Updated March 19, 2005
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Can Our Government Really Tell Us How Much Food and Supplies We Can Keep?
The short answer is YES, in a roundabout way. Due to numerous discussions questioning the existence of federal anti-hoarding legislation, I wanted to see if such Executive Orders had been written. First and foremost, we do not want to suggest people store items beyond "legal limits" if such limits did exist. Second, we want to separate fact from rumor buzzing around the Internet which has only added to the confusion. This search has yielded no federal legislation aimed directly at prohibiting food storage. But this does not mean "hoarding" is legal, and here's why.
So What Exactly Is An Executive Order?
Executive Orders (EO) have been used by presidents since the days of George Washington. The first EO addressed Washington's normal household expenses which ones were be accepted and paid by the Treasury Department. Pretty innocuous. The FBI was formed under an executive order by Teddy Roosevelt on July 26, 1908. The first time it was used to make a law was in 1916 by President Woodrow Wilson. It was said to be an 'emergency' measure and Congress was encouraged to validate it. They did and now the door was now open to ignore the Constitution. This is the same method used by Franklin Roosevelt in 1933 to close all the banks in the country. Americans were ordered to turn in all their gold to local banks.
Since the U.S. Constitution places responsibility for executing laws in the hands of the President, issuing EOs is an appropriate means of carrying out the responsibilities IF they are within the bounds of the Constitution. President Kennedy, during his short time in office, signed into law 214 Executive Orders. Numerous Kennedy EOs have brought about positive changes for the American people such as:
These Kennedy EOs have a distinctly different flavor though aimed at preserving individual rights, not usurping them. Many EOs overstep Constitutional authority and consequently, are an exercise of unconstitutional power.
So Where Do Anti-Hoarding Laws Come In?
These ideas of anti-hoarding legislation may have stemmed from two areas of confusion:
First is from Executive Orders in place dating back to 1939 which Clinton has grouped together under one order, EO #12919 released on June 6, 1994. The following EOs all fall under EO#12919:
10995--Federal seizure of all communications media in the US;
These EOs are not aimed at anti-hoarding but rather at seizure or confiscation of items and facilities "to provide a state of readiness in these resource areas with respect to all conditions of national emergency, including attack upon the United States." You'll find most 'seizure' legislation ends with this phrase. These Executive Orders don't define what specifically constitutes a national emergency and maybe this is as it should be. The specifics on hoarding are left up to the individual states.
What Is FEMA's Role?
EO #11051 is interesting; it authorizes FEMA near-total power in times of crisis. There's been lots of discussion on the Internet regarding the excessive control FEMA has been granted and it was pointedly commented upon in July's world premiere movie release of the "X-Files".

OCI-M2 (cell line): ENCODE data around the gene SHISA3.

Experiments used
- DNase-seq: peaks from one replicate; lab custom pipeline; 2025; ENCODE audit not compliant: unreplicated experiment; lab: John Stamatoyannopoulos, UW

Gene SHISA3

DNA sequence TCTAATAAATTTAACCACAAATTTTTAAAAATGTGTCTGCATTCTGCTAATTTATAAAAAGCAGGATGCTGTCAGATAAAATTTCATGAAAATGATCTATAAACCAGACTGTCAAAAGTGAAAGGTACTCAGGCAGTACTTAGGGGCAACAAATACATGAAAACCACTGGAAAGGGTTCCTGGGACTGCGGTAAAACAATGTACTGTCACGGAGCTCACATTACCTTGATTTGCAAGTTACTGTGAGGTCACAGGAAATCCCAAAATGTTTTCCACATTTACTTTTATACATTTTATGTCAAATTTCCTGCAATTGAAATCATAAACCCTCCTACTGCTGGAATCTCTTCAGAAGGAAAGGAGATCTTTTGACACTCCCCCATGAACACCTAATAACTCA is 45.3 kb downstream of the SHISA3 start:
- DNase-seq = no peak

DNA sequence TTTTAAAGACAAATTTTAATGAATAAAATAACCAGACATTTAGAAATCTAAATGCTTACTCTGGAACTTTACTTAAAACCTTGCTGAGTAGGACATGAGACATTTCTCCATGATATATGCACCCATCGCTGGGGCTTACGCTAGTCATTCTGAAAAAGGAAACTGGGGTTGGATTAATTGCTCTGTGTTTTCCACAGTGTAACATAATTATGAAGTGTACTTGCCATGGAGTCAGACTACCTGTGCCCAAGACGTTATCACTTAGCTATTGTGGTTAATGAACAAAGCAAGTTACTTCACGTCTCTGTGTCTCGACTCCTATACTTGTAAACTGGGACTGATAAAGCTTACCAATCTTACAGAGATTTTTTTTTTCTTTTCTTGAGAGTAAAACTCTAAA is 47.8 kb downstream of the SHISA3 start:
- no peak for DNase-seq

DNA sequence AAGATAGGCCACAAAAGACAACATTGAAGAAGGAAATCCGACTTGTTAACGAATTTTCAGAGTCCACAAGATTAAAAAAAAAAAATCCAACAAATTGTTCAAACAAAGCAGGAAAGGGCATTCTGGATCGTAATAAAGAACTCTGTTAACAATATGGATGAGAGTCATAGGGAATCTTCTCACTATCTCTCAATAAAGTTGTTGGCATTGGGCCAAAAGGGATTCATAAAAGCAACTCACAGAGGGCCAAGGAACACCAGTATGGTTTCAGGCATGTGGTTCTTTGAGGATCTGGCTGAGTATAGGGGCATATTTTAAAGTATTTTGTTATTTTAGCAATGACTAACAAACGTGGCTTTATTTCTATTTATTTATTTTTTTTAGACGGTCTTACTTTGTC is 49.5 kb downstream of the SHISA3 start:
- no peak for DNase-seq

State Legislation's Role in Anti-Hoarding
The other area where anti-hoarding confusion might have arisen is state legislation. Most states have chosen to enact their own anti-hoarding laws. That means some states may not have such laws, others do and not all are uniform. However, uniformity of state law is something governors are striving for under the Interstate Compact Agreement. The Compact Agreements, much like Executive Orders for the president, really don't require voters' input. They are law if the legislature doesn't object, much like Congress that has 30 days to object to an EO before it becomes law.
At times of "declared emergencies", each governor cedes (gives over) authority of his/her state to the federal government. When a governor declares it for his state, he becomes the delegated representative of the federal government according to an Interstate Compact Agreement. Bottom line, even though federal legislation does not directly address anti-hoarding, goods can be seized if national circumstances are felt to warrant it whether or not amounts stored are deemed excessive in your state's eyes.
How Can I Find The Legislation for My State?
Since these anti-hoarding laws are not federal in nature, one would need to look at Titles for his/her own state. These statutes should be located under Public Safety laws or titles. For specific URLs go to State Legislation Locator. To locate information for your state, look for laws about:
Hawaii As A Specific Example of Anti-Hoarding
For Hawaii, this information will be found in Title 10 under "Public Safety". It is located after legislation on militias, state guard troops, etc. Then you find the jewel... In Hawaii you are considered a "hoarder" if you have more than one week's provisions on hand BUT you have to dig to uncover this information. Here is a specific example:
"HAWAII REVISED STATUTES REVISED 1997, Title 10:
(1) Prevention of *hoarding, waste, etc. To the extent necessary to prevent hoarding, waste, or destruction of materials, supplies, commodities, accommodations, facilities, and services, to effectuate equitable distribution thereof, or to establish priorities therein as the public welfare may require, to investigate, and any other law to the contrary notwithstanding, to regulate or prohibit, by means of licensing, rationing, or otherwise, the storage, transportation, use, possession, maintenance, furnishing, sale, or distribution thereof, and any business or any transaction related thereto."